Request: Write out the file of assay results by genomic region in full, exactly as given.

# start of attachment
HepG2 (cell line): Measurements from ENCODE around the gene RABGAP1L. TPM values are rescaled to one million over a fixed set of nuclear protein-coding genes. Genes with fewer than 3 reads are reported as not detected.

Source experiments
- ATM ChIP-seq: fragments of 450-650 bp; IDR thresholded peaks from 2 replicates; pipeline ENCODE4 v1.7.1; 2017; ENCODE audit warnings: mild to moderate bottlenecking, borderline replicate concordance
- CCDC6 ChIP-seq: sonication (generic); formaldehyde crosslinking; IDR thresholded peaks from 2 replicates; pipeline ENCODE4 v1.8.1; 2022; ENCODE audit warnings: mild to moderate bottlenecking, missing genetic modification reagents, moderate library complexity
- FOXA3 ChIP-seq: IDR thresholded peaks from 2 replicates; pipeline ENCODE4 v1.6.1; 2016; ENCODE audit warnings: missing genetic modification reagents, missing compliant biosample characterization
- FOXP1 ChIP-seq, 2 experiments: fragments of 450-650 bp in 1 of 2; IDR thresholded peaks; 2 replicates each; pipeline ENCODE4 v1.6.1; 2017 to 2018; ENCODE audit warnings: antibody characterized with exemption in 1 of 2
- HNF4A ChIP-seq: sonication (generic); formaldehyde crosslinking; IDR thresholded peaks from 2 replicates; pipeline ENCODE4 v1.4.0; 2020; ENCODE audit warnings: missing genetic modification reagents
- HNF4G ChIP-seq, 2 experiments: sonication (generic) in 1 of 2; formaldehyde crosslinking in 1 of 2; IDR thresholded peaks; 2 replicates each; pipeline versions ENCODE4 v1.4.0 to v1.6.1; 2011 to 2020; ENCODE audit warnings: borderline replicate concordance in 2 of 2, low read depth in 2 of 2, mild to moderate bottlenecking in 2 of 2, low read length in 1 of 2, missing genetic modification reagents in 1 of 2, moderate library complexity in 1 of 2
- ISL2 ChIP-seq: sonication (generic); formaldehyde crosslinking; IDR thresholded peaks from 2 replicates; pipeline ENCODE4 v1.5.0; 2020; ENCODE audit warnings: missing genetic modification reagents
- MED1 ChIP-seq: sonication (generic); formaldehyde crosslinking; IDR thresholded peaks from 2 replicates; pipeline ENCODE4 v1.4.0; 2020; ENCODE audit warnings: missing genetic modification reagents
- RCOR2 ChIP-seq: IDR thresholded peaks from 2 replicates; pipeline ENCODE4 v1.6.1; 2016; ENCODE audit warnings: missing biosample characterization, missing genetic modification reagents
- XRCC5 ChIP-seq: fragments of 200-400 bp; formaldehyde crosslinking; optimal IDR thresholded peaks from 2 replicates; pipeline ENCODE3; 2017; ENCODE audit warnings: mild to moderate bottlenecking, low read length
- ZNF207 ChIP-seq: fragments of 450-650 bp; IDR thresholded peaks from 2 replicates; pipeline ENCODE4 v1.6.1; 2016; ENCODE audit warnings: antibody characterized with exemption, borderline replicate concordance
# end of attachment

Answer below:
HepG2 (cell line): Measurements from ENCODE around the gene RABGAP1L. TPM values are rescaled to one million over a fixed set of nuclear protein-coding genes. Genes with fewer than 3 reads are reported as not detected.

Source experiments
- ATM ChIP-seq: fragments of 450-650 bp; IDR thresholded peaks from 2 replicates; pipeline ENCODE4 v1.7.1; 2017; ENCODE audit warnings: mild to moderate bottlenecking, borderline replicate concordance
- CCDC6 ChIP-seq: sonication (generic); formaldehyde crosslinking; IDR thresholded peaks from 2 replicates; pipeline ENCODE4 v1.8.1; 2022; ENCODE audit warnings: mild to moderate bottlenecking, missing genetic modification reagents, moderate library complexity
- FOXA3 ChIP-seq: IDR thresholded peaks from 2 replicates; pipeline ENCODE4 v1.6.1; 2016; ENCODE audit warnings: missing genetic modification reagents, missing compliant biosample characterization
- FOXP1 ChIP-seq, 2 experiments: fragments of 450-650 bp in 1 of 2; IDR thresholded peaks; 2 replicates each; pipeline ENCODE4 v1.6.1; 2017 to 2018; ENCODE audit warnings: antibody characterized with exemption in 1 of 2
- HNF4A ChIP-seq: sonication (generic); formaldehyde crosslinking; IDR thresholded peaks from 2 replicates; pipeline ENCODE4 v1.4.0; 2020; ENCODE audit warnings: missing genetic modification reagents
- HNF4G ChIP-seq, 2 experiments: sonication (generic) in 1 of 2; formaldehyde crosslinking in 1 of 2; IDR thresholded peaks; 2 replicates each; pipeline versions ENCODE4 v1.4.0 to v1.6.1; 2011 to 2020; ENCODE audit warnings: borderline replicate concordance in 2 of 2, low read depth in 2 of 2, mild to moderate bottlenecking in 2 of 2, low read length in 1 of 2, missing genetic modification reagents in 1 of 2, moderate library complexity in 1 of 2
- ISL2 ChIP-seq: sonication (generic); formaldehyde crosslinking; IDR thresholded peaks from 2 replicates; pipeline ENCODE4 v1.5.0; 2020; ENCODE audit warnings: missing genetic modification reagents
- MED1 ChIP-seq: sonication (generic); formaldehyde crosslinking; IDR thresholded peaks from 2 replicates; pipeline ENCODE4 v1.4.0; 2020; ENCODE audit warnings: missing genetic modification reagents
- RCOR2 ChIP-seq: IDR thresholded peaks from 2 replicates; pipeline ENCODE4 v1.6.1; 2016; ENCODE audit warnings: missing biosample characterization, missing genetic modification reagents
- XRCC5 ChIP-seq: fragments of 200-400 bp; formaldehyde crosslinking; optimal IDR thresholded peaks from 2 replicates; pipeline ENCODE3; 2017; ENCODE audit warnings: mild to moderate bottlenecking, low read length
- ZNF207 ChIP-seq: fragments of 450-650 bp; IDR thresholded peaks from 2 replicates; pipeline ENCODE4 v1.6.1; 2016; ENCODE audit warnings: antibody characterized with exemption, borderline replicate concordance